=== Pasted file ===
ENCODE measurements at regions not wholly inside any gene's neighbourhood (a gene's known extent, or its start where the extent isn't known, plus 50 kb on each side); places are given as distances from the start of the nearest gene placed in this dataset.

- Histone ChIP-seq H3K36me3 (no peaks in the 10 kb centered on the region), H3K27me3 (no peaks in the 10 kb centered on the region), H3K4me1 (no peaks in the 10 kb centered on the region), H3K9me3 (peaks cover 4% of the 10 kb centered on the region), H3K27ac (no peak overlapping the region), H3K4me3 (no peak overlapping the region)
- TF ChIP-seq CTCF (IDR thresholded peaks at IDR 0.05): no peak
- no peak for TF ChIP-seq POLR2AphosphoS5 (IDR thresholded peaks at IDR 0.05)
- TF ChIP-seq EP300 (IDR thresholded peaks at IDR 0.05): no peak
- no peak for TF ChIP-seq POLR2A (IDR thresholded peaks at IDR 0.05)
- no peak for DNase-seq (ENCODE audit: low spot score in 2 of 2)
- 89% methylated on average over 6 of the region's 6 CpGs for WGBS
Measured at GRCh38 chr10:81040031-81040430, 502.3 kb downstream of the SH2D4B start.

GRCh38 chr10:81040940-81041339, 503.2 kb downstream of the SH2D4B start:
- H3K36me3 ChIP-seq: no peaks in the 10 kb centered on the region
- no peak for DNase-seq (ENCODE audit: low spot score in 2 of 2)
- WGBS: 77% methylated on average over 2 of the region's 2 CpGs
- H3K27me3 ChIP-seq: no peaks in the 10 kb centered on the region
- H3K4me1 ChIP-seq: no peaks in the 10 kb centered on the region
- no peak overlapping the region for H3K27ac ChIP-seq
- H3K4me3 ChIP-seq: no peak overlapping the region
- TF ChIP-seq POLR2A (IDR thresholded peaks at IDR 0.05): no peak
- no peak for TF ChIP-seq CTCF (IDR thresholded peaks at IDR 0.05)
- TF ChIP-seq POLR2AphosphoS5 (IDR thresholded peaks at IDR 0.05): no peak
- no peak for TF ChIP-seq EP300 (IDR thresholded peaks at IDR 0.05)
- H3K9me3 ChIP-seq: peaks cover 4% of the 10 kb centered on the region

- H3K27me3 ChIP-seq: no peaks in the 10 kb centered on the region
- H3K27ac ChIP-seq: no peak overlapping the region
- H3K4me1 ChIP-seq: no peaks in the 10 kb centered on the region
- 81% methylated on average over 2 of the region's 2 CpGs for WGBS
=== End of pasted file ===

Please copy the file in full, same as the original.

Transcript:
ENCODE measurements at regions not wholly inside any gene's neighbourhood (a gene's known extent, or its start where the extent isn't known, plus 50 kb on each side); places are given as distances from the start of the nearest gene placed in this dataset.

- Histone ChIP-seq H3K36me3 (no peaks in the 10 kb centered on the region), H3K27me3 (no peaks in the 10 kb centered on the region), H3K4me1 (no peaks in the 10 kb centered on the region), H3K9me3 (peaks cover 4% of the 10 kb centered on the region), H3K27ac (no peak overlapping the region), H3K4me3 (no peak overlapping the region)
- TF ChIP-seq CTCF (IDR thresholded peaks at IDR 0.05): no peak
- no peak for TF ChIP-seq POLR2AphosphoS5 (IDR thresholded peaks at IDR 0.05)
- TF ChIP-seq EP300 (IDR thresholded peaks at IDR 0.05): no peak
- no peak for TF ChIP-seq POLR2A (IDR thresholded peaks at IDR 0.05)
- no peak for DNase-seq (ENCODE audit: low spot score in 2 of 2)
- 89% methylated on average over 6 of the region's 6 CpGs for WGBS
Measured at GRCh38 chr10:81040031-81040430, 502.3 kb downstream of the SH2D4B start.

GRCh38 chr10:81040940-81041339, 503.2 kb downstream of the SH2D4B start:
- H3K36me3 ChIP-seq: no peaks in the 10 kb centered on the region
- no peak for DNase-seq (ENCODE audit: low spot score in 2 of 2)
- WGBS: 77% methylated on average over 2 of the region's 2 CpGs
- H3K27me3 ChIP-seq: no peaks in the 10 kb centered on the region
- H3K4me1 ChIP-seq: no peaks in the 10 kb centered on the region
- no peak overlapping the region for H3K27ac ChIP-seq
- H3K4me3 ChIP-seq: no peak overlapping the region
- TF ChIP-seq POLR2A (IDR thresholded peaks at IDR 0.05): no peak
- no peak for TF ChIP-seq CTCF (IDR thresholded peaks at IDR 0.05)
- TF ChIP-seq POLR2AphosphoS5 (IDR thresholded peaks at IDR 0.05): no peak
- no peak for TF ChIP-seq EP300 (IDR thresholded peaks at IDR 0.05)
- H3K9me3 ChIP-seq: peaks cover 4% of the 10 kb centered on the region

- H3K27me3 ChIP-seq: no peaks in the 10 kb centered on the region
- H3K27ac ChIP-seq: no peak overlapping the region
- H3K4me1 ChIP-seq: no peaks in the 10 kb centered on the region
- 81% methylated on average over 2 of the region's 2 CpGs for WGBS